The various challenges in trying to provide effective redress to consumers have created momentum behind an effort to change the way we think about consumer protection. The old zero-sum debate between consumer advocates (presumed to be in collaboration with the class action bar) and the big legal defence firms (presumed to be doing the bidding of big corporations) has achieved little in terms of progress over the past few decades.
Each side has continued to point fingers, with businesses supposedly abusing customers and class action attorneys supposedly filing frivolous cases to force settlement. The debate over pre-dispute binding arbitration clauses is only the latest phase in this ongoing back and forth.
But the internet has continued to change the game even while the zero-sum debate was playing out in the courts and legislatures. In fact, while few were paying attention, some of the promising dynamics that had been identified by the internet futurists like Doc Searls in the 1990s have begun to pan out. Consumers are getting more skilled at using the internet to organise, and the wide spectrum of choice is moving towards more trustworthy merchants and marketplaces. While the regulators and lawyers were debating minimum standards and binding arbitration clauses, leading e-commerce businesses were going far beyond legal requirements for consumer protection.
Forward-thinking merchants are creating the next generation systems that could handle consumer problems. Entirely new types of companies, sometimes called ‘sharing economy’ or ‘collaborative’ companies, were being started by consumers for others consumers. They were bringing a wholly new attitude to consumer protection.
Large internet intermediaries, like online marketplaces (eBay), large merchants (Amazon) and payment processors (Paypal), realised very early on that the consumer trust problem was creating friction on the internet and that solving it could provide a valuable market advantage. These companies weren’t willing to wait for regulators to figure out how to provide consumer protection on the internet, so they moved to build their own solutions to address the problem. For these large internet companies, trust in transactions proved to be a powerful competitive differentiator, one with a demonstrably positive impact on the bottom line.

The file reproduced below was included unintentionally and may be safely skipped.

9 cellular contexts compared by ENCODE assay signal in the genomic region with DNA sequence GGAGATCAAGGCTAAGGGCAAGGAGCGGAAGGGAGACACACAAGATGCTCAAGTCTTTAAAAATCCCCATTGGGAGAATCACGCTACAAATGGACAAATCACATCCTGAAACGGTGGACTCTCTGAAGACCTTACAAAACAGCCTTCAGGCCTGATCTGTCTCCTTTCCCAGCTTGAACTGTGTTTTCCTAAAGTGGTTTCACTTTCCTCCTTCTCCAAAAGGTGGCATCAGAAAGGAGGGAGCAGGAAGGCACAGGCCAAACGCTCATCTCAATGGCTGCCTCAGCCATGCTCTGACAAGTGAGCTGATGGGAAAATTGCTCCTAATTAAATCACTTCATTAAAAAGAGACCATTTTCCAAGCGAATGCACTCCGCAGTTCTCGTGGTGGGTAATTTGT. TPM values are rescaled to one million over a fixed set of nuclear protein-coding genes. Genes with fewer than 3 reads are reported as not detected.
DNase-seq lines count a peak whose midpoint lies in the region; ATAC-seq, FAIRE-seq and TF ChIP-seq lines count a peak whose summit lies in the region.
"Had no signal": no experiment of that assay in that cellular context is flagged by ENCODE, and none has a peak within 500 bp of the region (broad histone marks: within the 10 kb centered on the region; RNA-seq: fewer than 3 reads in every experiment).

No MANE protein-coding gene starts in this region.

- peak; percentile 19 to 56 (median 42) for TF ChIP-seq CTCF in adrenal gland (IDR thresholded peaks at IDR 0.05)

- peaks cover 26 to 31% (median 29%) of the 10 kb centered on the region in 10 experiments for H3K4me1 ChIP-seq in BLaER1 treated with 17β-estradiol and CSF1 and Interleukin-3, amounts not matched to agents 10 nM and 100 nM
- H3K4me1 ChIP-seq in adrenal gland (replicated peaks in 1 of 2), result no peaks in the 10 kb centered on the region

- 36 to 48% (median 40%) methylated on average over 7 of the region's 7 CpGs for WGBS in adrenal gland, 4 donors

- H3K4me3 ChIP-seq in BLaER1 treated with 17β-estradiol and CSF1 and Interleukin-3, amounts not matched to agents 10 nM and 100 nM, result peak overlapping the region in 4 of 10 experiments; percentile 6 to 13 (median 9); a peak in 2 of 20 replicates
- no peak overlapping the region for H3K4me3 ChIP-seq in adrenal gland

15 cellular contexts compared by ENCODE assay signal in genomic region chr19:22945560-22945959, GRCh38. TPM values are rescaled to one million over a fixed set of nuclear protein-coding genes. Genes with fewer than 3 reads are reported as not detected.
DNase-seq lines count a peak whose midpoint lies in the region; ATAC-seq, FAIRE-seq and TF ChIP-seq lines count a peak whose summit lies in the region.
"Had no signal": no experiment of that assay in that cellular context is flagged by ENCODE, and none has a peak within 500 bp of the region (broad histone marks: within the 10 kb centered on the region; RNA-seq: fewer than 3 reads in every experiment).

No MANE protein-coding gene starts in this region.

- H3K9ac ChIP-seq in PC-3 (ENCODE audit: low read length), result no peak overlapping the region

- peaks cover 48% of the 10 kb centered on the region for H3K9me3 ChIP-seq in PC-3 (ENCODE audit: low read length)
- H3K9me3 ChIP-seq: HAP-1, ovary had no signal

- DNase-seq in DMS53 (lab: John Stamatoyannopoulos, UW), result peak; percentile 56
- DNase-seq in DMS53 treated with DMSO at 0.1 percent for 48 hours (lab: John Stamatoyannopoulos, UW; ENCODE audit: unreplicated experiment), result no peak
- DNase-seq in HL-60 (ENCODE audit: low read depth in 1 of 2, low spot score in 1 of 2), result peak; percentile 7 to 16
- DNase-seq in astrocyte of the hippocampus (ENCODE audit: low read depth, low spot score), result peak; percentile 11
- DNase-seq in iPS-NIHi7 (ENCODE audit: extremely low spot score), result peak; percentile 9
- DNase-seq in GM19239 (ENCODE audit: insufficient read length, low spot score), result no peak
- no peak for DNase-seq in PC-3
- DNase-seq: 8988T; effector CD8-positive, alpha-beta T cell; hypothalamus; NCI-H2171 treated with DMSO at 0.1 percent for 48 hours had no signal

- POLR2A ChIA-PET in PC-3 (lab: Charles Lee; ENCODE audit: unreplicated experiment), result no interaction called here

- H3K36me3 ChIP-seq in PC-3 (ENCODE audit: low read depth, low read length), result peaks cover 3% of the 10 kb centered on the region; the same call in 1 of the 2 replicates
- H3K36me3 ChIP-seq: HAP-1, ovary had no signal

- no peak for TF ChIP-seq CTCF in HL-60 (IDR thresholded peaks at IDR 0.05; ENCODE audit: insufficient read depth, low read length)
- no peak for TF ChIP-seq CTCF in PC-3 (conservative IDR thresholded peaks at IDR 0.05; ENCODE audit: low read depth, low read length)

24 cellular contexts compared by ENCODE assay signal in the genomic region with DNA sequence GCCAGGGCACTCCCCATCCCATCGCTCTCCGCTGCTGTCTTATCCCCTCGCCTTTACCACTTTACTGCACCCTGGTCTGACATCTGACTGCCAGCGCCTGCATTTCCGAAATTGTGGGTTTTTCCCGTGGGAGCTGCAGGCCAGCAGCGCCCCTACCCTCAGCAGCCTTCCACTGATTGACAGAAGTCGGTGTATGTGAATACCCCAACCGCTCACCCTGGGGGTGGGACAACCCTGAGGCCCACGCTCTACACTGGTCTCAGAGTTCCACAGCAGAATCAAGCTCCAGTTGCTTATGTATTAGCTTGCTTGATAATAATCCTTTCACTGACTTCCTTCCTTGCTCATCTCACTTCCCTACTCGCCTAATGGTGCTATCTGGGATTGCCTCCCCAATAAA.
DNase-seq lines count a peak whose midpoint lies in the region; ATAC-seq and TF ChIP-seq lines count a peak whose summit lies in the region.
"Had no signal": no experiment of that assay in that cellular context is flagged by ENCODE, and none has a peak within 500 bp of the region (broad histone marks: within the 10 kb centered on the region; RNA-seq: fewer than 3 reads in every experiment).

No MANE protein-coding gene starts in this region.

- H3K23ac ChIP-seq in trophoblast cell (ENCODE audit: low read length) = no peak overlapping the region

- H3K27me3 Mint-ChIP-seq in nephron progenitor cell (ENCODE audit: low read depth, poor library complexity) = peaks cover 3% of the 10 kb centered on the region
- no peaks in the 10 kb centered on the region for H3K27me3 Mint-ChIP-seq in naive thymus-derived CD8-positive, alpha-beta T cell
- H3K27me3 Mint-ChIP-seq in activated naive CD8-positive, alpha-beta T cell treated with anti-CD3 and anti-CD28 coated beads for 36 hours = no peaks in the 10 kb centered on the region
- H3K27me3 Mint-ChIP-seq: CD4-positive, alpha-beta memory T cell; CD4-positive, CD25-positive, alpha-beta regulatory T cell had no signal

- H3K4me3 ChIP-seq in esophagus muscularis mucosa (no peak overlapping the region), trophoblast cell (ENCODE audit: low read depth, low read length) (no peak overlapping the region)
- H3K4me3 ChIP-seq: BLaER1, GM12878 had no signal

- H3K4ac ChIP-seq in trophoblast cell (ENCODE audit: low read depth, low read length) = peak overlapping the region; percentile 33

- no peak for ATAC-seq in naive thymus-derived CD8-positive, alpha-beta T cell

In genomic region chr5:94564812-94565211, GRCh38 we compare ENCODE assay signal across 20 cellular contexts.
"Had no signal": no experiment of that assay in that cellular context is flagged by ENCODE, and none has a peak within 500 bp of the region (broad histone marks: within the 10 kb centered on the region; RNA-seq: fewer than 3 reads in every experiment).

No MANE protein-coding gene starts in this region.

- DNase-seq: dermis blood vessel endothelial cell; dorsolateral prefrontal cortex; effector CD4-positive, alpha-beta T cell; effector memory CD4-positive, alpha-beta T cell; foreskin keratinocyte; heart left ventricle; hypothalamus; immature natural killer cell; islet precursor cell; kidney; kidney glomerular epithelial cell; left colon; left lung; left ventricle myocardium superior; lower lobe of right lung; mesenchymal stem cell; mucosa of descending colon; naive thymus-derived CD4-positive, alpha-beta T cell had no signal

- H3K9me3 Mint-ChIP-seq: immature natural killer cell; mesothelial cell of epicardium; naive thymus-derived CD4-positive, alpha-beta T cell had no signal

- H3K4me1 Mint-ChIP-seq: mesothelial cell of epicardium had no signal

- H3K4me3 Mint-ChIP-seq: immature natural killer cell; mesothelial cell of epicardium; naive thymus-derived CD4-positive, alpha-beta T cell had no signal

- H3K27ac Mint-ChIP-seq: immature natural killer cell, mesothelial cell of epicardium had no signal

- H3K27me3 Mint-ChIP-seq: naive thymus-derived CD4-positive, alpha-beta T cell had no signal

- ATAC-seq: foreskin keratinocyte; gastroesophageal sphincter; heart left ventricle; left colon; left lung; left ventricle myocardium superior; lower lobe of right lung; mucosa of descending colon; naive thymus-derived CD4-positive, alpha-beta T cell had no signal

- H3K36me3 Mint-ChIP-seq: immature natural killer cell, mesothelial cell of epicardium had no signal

The next generation
Many forward-thinking consumer protection organisations began to recognise this trend as well. They saw that these new internet platforms were creating next-generation redress systems that were delivering fast and fair resolutions to consumers, all within the private sector. Instead of falling back into the old finger pointing between business and consumer advocates, there emerged a new zone of cooperation that offered some reason for optimism. The 2003 agreement between Consumers International and the Global Business Dialogue on e-commerce (GBDe) was an important step in this direction. Suddenly two groups that had long been tugging on either end of the rope and getting nowhere were finding ways they could now both pull on the same side, working together in common purpose.
Regulators as well had come to the conclusion that court-based approaches to consumer protection were destined to fail in an internet-powered economy. Long-standing efforts to resolve jurisdictional questions around consumer disputes, like the Hague Conference on Private International Law, were not getting any closer to agreement despite decades of negotiation. A proposition to legally locate all consumer disputes in the home jurisdiction of the consumer was presented by the Canadian and Brazilian delegations to the Organization of American States (OAS) in 2009, but the concept was met with quite a bit of resistance. How could internet merchants defend themselves in every jurisdiction around the world? The concept seemed out of step with where the economy was going.